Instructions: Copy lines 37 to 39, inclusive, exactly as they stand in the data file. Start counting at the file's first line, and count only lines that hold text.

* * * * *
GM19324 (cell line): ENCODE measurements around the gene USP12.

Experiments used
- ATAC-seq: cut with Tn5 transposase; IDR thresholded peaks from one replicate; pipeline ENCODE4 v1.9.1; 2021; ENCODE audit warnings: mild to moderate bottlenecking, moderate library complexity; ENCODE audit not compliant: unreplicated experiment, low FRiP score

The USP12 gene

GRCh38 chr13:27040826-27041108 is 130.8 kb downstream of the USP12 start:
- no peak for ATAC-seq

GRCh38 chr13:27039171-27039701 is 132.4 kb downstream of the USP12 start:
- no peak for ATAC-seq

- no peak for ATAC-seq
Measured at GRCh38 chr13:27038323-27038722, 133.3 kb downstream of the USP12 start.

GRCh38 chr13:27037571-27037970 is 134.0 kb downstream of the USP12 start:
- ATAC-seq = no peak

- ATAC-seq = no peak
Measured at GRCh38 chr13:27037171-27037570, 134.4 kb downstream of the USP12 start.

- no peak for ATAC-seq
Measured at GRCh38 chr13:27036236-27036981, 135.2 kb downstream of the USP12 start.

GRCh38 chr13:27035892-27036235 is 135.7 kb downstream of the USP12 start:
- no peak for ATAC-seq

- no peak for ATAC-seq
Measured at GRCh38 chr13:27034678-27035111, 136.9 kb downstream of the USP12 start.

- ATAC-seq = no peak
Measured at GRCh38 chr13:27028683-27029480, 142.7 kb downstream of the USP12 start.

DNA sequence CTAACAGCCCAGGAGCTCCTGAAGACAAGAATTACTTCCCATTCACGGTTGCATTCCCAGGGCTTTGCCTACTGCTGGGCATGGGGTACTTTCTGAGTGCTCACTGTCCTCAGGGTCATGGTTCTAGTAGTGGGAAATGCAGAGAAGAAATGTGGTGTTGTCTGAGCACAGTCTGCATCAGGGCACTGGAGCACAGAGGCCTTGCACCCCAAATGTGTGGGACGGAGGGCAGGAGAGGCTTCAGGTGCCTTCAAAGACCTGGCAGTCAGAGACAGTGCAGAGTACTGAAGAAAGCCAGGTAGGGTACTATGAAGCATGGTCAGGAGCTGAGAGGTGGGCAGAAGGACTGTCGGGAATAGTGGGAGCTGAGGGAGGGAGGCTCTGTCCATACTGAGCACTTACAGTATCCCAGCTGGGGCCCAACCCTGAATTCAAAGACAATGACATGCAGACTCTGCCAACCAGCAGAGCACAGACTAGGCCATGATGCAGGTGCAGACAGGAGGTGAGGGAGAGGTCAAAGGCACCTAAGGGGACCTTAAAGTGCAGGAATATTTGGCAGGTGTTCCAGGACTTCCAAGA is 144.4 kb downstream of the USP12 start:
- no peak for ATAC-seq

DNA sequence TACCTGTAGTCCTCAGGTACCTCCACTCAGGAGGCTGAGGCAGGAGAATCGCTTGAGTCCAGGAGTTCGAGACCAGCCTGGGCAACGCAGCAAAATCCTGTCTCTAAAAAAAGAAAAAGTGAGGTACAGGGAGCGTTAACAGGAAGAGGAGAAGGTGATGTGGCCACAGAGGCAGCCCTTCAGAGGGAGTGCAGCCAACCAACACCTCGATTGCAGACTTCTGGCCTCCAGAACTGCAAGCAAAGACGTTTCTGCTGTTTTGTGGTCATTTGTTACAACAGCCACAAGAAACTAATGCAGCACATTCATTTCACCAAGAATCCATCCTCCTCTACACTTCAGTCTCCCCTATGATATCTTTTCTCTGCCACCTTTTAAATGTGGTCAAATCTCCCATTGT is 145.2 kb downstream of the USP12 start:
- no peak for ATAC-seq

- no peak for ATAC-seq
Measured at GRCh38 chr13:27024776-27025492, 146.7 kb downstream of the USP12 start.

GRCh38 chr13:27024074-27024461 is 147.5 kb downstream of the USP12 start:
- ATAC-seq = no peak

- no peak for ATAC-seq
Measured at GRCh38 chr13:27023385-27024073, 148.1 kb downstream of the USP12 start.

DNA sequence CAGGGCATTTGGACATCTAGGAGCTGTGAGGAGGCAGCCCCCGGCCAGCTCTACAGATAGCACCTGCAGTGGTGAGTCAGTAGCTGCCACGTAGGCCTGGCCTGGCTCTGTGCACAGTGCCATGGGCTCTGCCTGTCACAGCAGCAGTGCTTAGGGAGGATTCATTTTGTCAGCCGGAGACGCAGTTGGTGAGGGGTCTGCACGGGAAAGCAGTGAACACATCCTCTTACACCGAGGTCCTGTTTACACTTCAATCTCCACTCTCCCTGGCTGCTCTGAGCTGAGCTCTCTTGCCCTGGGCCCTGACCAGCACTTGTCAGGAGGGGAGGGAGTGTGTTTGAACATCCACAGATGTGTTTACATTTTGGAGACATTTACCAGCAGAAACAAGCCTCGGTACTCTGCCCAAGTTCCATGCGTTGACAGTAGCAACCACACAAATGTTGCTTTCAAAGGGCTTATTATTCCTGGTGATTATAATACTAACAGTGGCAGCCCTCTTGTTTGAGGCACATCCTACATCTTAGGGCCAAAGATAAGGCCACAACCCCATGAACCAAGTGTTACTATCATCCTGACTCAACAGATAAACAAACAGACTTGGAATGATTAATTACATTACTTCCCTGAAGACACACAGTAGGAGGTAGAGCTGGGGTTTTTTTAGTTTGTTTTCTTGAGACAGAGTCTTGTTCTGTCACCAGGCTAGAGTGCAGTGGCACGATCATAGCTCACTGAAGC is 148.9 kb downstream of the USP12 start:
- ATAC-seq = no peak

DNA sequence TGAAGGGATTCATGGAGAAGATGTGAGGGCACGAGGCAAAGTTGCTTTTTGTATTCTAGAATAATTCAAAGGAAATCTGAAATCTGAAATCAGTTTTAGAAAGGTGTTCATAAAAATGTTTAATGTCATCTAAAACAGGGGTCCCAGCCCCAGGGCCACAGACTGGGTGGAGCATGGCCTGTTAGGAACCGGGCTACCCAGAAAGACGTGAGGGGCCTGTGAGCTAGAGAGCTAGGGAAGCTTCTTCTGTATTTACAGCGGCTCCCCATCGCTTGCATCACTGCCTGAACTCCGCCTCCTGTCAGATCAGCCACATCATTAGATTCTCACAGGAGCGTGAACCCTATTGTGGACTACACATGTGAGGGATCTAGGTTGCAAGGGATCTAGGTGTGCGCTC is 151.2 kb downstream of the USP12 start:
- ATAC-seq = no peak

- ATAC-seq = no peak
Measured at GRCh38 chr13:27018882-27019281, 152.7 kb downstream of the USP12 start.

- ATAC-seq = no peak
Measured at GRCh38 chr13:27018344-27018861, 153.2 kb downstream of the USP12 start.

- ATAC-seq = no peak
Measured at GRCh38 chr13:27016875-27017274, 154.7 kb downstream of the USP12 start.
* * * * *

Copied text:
- ATAC-seq = no peak
Measured at GRCh38 chr13:27018882-27019281, 152.7 kb downstream of the USP12 start.

- ATAC-seq = no peak